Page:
Think Twitter is worthless chatter? Unless you think $12.6 million dollars is chump change, think again.
On Thursday, a defendant who was ordered to fork over $12.6 million dollars in a civil trial asked for a new trial because one of the jurors allegedly “Twittered” about the proceedings during the trial. Oh, and all of this happened right here in Fayetteville.
Lawyers for the defendant in the trial Stoam Holdings filed a motion for a new Trial on Thursday, alleging that Fayetteville resident Johnathan Powell sent 8 “tweets” about the case during a civil trial that resulted in a 12.6 million dollar judgement in favor of plaintiffs Mark Deihl and William Nystrom, and that the juror researched information about the case and communicated with others outside the jury about the case.
Twitter isn’t new, but the micro-blogging service has become extremely popular recently, and is a buzzword all over the media these days. This case is already making national news.
We got in touch with Johnathan, who granted us an interview if we promised to spell his name right. For the record, it’s Johnathan with a “h”.
Fayetteville Flyer: What have you been listening to lately?
Johnathan Powell: Mostly ABBA and Big & Rich (I kid!). I’m more of a podcast nerd. I listen constantly to things like This Week in Tech and Diggnation. Fayetteville could use some podcasts!
FF: How long did the trial last?
JP: The best I remember, from Jury Selection to leaving, the trial lasted from 9:00am to about 3:45pm on February 26th.
FF: Of tweets in question, these two stand out.
- “Oh and nobody buy Stoam. Its bad mojo and they’ll probably cease to Exist, now that their wallet is 12m lighter. http://www.stoam.com”
- “So, Johnathan, what did you do today?” Oh, nothing really. I just gave away TWELVE MILLION DOLLARS of somebody else’s money!”
Seems to us these happened after the trial. When did you write those?
JP: I posted those to Twitter after I had already gotten home. It was after the verdict was handed down.
FF: You said this morning “I’m not concerned because I didn’t do anything wrong.” Can you elaborate on that.
JP: The rule was to not talk to anyone about the trial, during the trial. I didn’t talk about the trial, unless you count the quality of Penguin Ed’s french fries. We were allowed to have our cellphones and use them during the breaks. There was no rule against texting, or in my case, Tweeting.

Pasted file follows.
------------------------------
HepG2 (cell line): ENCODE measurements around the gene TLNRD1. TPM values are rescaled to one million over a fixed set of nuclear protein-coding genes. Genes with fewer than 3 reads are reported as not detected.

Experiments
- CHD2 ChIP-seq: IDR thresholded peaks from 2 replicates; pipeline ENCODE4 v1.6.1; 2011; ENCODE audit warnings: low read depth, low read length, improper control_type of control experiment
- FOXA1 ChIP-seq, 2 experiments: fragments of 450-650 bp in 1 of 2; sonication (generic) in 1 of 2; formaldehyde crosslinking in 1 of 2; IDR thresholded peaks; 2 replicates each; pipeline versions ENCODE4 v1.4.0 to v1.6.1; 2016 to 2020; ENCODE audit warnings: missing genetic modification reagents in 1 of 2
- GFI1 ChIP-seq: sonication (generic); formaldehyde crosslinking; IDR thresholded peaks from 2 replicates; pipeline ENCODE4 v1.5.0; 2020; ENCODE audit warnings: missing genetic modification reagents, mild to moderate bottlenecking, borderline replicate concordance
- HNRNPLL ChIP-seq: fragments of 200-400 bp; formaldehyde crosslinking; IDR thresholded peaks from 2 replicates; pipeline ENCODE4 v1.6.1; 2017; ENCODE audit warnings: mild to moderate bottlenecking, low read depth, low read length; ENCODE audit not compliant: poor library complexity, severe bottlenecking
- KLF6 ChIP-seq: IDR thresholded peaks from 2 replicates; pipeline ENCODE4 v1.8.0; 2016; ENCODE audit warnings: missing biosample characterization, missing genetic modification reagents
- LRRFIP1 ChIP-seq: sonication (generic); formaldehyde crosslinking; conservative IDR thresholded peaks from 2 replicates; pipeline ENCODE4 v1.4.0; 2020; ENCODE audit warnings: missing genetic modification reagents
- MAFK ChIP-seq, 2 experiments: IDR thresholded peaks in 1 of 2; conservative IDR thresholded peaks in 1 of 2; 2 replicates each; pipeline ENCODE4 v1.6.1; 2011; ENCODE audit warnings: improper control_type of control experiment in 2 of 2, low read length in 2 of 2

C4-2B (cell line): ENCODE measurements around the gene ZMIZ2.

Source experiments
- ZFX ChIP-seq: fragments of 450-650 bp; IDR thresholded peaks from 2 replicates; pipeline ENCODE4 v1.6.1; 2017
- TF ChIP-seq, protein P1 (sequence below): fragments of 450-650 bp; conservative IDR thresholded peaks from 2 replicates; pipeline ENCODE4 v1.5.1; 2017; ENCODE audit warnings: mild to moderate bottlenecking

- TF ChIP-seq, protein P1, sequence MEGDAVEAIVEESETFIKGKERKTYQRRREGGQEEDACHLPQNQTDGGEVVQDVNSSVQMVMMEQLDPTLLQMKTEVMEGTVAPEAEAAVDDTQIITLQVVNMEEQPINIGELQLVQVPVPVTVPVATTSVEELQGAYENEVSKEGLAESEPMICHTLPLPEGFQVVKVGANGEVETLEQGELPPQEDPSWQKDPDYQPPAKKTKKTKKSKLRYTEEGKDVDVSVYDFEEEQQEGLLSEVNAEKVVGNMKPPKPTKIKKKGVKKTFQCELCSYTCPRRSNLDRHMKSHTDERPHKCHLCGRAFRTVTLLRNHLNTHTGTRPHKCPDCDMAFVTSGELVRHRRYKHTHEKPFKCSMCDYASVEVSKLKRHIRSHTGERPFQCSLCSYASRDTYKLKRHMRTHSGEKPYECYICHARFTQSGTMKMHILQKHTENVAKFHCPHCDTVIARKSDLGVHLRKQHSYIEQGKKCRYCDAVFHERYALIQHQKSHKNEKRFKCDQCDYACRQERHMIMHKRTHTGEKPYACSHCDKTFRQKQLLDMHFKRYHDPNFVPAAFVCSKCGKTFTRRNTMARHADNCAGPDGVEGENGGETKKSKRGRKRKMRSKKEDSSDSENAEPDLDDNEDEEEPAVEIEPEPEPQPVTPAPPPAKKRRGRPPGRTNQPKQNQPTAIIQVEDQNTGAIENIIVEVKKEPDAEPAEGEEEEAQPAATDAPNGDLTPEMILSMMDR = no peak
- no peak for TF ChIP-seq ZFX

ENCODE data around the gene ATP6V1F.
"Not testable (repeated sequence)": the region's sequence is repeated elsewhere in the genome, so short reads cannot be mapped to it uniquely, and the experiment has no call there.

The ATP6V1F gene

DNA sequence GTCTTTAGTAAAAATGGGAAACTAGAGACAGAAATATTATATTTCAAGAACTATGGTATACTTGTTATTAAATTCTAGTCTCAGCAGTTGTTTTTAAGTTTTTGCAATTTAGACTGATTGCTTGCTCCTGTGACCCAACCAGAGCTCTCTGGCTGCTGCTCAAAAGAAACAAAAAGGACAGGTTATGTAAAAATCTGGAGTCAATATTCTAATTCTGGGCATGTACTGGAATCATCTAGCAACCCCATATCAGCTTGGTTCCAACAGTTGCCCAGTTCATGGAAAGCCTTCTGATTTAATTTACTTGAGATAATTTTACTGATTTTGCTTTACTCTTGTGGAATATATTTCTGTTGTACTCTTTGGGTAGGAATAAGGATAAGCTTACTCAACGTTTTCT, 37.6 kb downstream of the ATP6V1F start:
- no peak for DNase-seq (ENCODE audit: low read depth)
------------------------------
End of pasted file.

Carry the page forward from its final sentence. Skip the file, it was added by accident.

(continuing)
FF: Do you think Stoam Holdings should be granted a new trial?
JP: Not a chance. And even if they were, I’m sure they’d get the exact same outcome. They told us going in that he was guilty. It was just our job to figure out how much he owed. Wright didn’t even bother to show up to his own trial.
FF: When did you find out that Russel Wright was asking for a new trial?
JP: Last night when I was told about the Morning News article.
FF: You said this morning “Back from the courthouse. Judge would not see me without all lawyers involved present.” Is there another meeting with the judge and the attorney’s set?
JP: No. I haven’t talked to any of the lawyers involved. I’m sure they have my number if they need me.
FF: What is being said to you as far as personal legal ramifications this might have on you. Are you going to have to hire a lawyer?
JP: I have been given words of advice from lots of friends and family ranging from, “Don’t sweat it.” to, “Hire a team of lawyers now!” I’m going with the don’t sweat it approach for now. My biggest fear is that the people in charge won’t understand the technology, and that will work against me.
FF: When you wrote the above messages, did you even consider that any of this might happen?
JP: Not at all. I paid very close attention at the trial and followed all of their rules. I even took like twenty pages of notes! I was not trying to shake up the system here. I was just doing what I do every day.